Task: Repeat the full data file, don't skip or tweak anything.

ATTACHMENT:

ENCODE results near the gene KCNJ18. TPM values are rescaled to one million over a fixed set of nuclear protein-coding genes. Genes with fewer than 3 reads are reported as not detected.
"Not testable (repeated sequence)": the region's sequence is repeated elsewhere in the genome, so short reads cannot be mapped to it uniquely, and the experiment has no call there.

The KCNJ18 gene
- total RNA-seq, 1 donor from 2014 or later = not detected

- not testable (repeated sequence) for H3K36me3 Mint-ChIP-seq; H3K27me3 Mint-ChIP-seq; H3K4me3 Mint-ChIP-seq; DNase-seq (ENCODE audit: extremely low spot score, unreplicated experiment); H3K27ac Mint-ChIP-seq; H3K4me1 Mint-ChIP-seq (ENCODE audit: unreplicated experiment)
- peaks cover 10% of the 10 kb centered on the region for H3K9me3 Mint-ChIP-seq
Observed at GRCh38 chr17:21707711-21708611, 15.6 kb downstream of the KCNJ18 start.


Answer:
ENCODE results near the gene KCNJ18. TPM values are rescaled to one million over a fixed set of nuclear protein-coding genes. Genes with fewer than 3 reads are reported as not detected.
"Not testable (repeated sequence)": the region's sequence is repeated elsewhere in the genome, so short reads cannot be mapped to it uniquely, and the experiment has no call there.

The KCNJ18 gene
- total RNA-seq, 1 donor from 2014 or later = not detected

- not testable (repeated sequence) for H3K36me3 Mint-ChIP-seq; H3K27me3 Mint-ChIP-seq; H3K4me3 Mint-ChIP-seq; DNase-seq (ENCODE audit: extremely low spot score, unreplicated experiment); H3K27ac Mint-ChIP-seq; H3K4me1 Mint-ChIP-seq (ENCODE audit: unreplicated experiment)
- peaks cover 10% of the 10 kb centered on the region for H3K9me3 Mint-ChIP-seq
Observed at GRCh38 chr17:21707711-21708611, 15.6 kb downstream of the KCNJ18 start.